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Potent suppression of neuroendocrine tumors and gastrointestinal cancers by CDH17CAR T cells without toxicity to normal tissues

Abstract

Gastrointestinal cancers (GICs) and neuroendocrine tumors (NETs) are often refractory to therapy after metastasis. Adoptive cell therapy using chimeric antigen receptor (CAR) T cells, though remarkably efficacious for treating leukemia, is yet to be developed for solid tumors such as GICs and NETs. Here we isolated a llama-derived nanobody, VHH1, and found that it bound cell surface adhesion protein CDH17 upregulated in GICs and NETs. VHH1-CAR T cells (CDH17CARTs) killed both human and mouse tumor cells in a CDH17-dependent manner. CDH17CARTs eradicated CDH17-expressing NETs and gastric, pancreatic and colorectal cancers in either tumor xenograft or autochthonous mouse models. Notably, CDH17CARTs do not attack normal intestinal epithelial cells, which also express CDH17, to cause toxicity, likely because CDH17 is localized only at the tight junction between normal intestinal epithelial cells. Thus, CDH17 represents a class of previously unappreciated tumor-associated antigens that is ‘masked’ in healthy tissues from attack by CAR T cells for developing safer cancer immunotherapy.

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Fig. 1: Isolating VHH1 and demonstrating its specific binding to CDH17 highly expressed in NETs.
Fig. 2: Optimized CDH17CARTs specifically killed NET cells.
Fig. 3: CDH17CARTs eliminated CDH17-expressing SKOV3 solid tumors in vivo.
Fig. 4: Elimination of NET NT-3 tumors in vivo by CDH17CARTs.
Fig. 5: VHH1-28BBz CARTs kill gastrointestinal cancer cells in vitro and in vivo.
Fig. 6: CDH17CARTs specifically recognized and killed mouse tumor cells in vitro and in vivo.
Fig. 7: CDH17CARTs significantly reduced the tumor burden of the mice with primary CRCs induced with AOM/DSS in WT C57BL/6J mice.
Fig. 8: CDH17CARTs markedly infiltrated into NT-3 tumors, but spared healthy mouse tissues with Cdh17 expression.

Data availability

Source data have been provided as Source Data files. All other data supporting the findings of this study are available from the corresponding author on reasonable request. Source data are provided with this paper.

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Acknowledgements

We thank J. Schrader at the University Medical Center Hamburg, C. Townsend at the University of Texas Medical Branch, G. Koretzky and B. Stanger at the University of Pennsylvania Perelman School of Medicine for kindly providing the NT-3, BON, NB4 and MH6694C2 cell lines, respectively. We acknowledge the following support: Care for Carcinoid Foundation Research Grant and Neuroendocrine Tumor Research Foundation Accelerator Grant.

Author information

Authors and Affiliations

Authors

Contributions

Z.F. and X. Hua designed and generated VHH phage library and CDH17CAR constructs. Z.F. and X. Hua analyzed and interpreted the results. Z.F. and X. He performed most of the experiments and generated Figures. X.Z., Y.W., B.X., A.K., Q.S., S.M., T.H., J.M. and B.W.K. performed certain experiments. J.S. provided the NT-3 cell line. T.P.G., B.W.K. and D.C.M. provided the human NET samples. C.H.J. analyzed and interpreted data and provided reagents. Z.F. and X. Hua analyzed data. X. Hua conceived and supervised the project. Z.F. and X. Hua wrote the manuscript. All authors commented and revised on the manuscript and approved the paper.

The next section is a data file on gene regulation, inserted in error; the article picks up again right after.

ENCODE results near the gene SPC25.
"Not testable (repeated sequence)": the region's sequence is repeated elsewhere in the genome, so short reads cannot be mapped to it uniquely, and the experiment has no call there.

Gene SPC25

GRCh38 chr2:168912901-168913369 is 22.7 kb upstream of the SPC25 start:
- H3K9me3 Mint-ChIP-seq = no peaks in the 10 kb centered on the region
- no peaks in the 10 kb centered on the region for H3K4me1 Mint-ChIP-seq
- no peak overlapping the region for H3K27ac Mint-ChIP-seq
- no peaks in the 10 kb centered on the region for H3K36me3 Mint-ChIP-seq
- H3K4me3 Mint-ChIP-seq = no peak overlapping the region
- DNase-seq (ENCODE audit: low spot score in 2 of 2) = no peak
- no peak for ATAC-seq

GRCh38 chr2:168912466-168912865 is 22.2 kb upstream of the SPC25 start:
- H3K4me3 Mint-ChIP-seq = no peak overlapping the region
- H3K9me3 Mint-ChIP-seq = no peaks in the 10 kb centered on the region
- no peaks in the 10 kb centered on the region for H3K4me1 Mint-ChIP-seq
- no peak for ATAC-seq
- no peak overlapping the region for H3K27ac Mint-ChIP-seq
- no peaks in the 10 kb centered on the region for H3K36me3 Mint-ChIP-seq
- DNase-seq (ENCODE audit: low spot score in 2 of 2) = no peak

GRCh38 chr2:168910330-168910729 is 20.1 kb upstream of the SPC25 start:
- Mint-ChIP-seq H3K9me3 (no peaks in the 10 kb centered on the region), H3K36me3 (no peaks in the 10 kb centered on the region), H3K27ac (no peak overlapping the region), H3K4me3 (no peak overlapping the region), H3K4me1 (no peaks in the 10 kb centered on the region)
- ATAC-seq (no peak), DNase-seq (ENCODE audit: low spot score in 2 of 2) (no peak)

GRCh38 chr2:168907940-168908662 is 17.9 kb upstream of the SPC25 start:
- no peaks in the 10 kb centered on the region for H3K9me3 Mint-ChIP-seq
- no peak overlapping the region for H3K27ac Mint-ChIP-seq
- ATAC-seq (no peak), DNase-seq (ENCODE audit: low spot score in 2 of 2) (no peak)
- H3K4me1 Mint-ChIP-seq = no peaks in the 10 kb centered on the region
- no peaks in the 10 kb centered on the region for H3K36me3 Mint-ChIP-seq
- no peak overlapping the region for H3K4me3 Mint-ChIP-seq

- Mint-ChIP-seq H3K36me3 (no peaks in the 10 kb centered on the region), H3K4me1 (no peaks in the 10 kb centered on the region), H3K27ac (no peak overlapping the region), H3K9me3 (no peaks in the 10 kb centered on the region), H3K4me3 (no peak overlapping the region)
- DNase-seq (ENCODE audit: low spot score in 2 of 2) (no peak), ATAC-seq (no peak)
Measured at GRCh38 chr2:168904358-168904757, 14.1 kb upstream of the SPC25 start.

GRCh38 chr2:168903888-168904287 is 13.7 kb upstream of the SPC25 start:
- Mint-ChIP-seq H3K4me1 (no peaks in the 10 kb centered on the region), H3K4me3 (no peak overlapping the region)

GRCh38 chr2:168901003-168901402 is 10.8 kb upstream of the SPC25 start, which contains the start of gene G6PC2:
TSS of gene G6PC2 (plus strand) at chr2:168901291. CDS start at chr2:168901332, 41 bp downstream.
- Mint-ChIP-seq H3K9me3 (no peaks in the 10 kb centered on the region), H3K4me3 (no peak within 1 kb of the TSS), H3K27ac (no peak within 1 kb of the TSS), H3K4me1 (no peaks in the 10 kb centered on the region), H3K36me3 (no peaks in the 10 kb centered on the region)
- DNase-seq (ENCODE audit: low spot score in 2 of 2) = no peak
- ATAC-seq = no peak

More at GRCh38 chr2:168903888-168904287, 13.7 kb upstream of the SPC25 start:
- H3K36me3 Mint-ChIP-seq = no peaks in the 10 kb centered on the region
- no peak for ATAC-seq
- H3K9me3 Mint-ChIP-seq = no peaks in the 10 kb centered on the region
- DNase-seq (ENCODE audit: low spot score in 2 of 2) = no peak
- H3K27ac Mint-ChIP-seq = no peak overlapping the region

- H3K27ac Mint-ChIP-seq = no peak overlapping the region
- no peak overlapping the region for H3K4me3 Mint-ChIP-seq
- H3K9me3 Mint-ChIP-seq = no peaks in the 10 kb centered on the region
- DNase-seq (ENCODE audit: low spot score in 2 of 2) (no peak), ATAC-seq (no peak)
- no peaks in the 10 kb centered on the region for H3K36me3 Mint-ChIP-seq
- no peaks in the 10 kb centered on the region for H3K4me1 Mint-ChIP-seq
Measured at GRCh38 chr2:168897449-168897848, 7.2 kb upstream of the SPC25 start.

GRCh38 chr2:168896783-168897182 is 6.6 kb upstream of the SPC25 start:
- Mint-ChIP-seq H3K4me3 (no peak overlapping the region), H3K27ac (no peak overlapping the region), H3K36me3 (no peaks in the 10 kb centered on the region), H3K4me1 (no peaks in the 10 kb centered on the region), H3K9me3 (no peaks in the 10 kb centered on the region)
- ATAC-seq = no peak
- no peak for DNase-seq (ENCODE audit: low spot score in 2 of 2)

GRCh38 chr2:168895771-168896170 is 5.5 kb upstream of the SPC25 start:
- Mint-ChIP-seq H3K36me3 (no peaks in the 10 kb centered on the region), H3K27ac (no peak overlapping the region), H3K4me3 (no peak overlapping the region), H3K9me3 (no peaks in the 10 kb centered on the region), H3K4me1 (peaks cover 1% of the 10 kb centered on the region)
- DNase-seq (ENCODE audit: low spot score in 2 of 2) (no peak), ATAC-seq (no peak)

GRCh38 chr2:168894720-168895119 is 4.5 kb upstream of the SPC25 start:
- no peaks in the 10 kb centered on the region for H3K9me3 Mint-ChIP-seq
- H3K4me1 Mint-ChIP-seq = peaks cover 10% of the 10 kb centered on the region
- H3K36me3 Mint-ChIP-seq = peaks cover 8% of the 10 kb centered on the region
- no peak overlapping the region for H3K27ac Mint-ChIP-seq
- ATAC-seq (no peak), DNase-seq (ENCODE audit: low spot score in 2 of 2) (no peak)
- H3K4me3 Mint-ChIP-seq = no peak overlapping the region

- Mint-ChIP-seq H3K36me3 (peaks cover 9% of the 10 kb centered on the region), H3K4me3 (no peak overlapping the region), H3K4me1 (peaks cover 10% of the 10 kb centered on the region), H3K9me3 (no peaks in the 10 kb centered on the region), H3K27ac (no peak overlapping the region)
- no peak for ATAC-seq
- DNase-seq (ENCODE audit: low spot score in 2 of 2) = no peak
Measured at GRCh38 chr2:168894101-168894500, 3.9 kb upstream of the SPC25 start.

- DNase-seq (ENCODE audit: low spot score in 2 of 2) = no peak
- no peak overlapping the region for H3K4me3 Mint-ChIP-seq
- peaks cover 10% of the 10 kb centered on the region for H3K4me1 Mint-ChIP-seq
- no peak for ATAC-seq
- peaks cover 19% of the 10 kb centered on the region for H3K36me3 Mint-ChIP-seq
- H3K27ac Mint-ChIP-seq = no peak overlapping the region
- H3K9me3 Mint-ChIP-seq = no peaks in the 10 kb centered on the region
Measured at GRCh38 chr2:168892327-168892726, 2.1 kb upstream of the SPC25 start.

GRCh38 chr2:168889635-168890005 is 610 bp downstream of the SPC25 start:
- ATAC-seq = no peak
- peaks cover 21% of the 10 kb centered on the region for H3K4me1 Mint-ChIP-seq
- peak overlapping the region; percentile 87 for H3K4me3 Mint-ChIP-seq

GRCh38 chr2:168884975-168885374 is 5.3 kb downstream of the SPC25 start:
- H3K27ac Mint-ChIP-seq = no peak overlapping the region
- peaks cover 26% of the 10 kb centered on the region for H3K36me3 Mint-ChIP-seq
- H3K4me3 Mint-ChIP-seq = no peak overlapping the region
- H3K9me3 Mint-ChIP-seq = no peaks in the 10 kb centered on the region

Corresponding author

Correspondence to Xianxin Hua.

Ethics declarations

Competing interests

X. Hua and Z.F. are inventors of the following patent that develops the VHH1-CAR T cells targeting CDH17: Compositions and Methods for Retrieving Tumor-related Antibodies and Antigens, International application no. PCT/US2019/029333. Part of the patent was licensed to Chimeric Therapeutics. X. Hua is a consultant to Chimeric Therapeutics. The remaining authors declare no competing interests.

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Nature Cancer thanks J. Ignacio Casal, Andras Heczey and Aurel Perren for their contribution to the peer review of this work.

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Extended data

Extended Data Fig. 1 CDH17 as the antigen of VHH1 nanobody is expressed in NET BON cells.

(a) Flow cytometry analysis of VHH1 nanobody binding to various cell lines. Representative of n = 2 independent experiments with similar results. (b) Western Blot analysis of CDH17 protein expression in various cell lines. ACTIN as a control. Experiments were performed two independent times with similar results. (c) 293 T cells were transfected with full length CDH17 or truncation mutant plasmids, followed by Western Blot analysis of CDH17 protein expression by using VHH1 or commercial anti-CDH17 antibody (Santa Cruz, clone H-1) which binds to the C-terminal domain of CDH17. ACTIN as a control. Experiments were performed two independent times with similar results. (d-e) SPR detection of the binding affinity of the CDH17 protein to the VHH1 nanobody. The equilibrium dissociation constant KD of the CDH17 protein to the VHH1 nanobody was 4.79 × 10-7 M.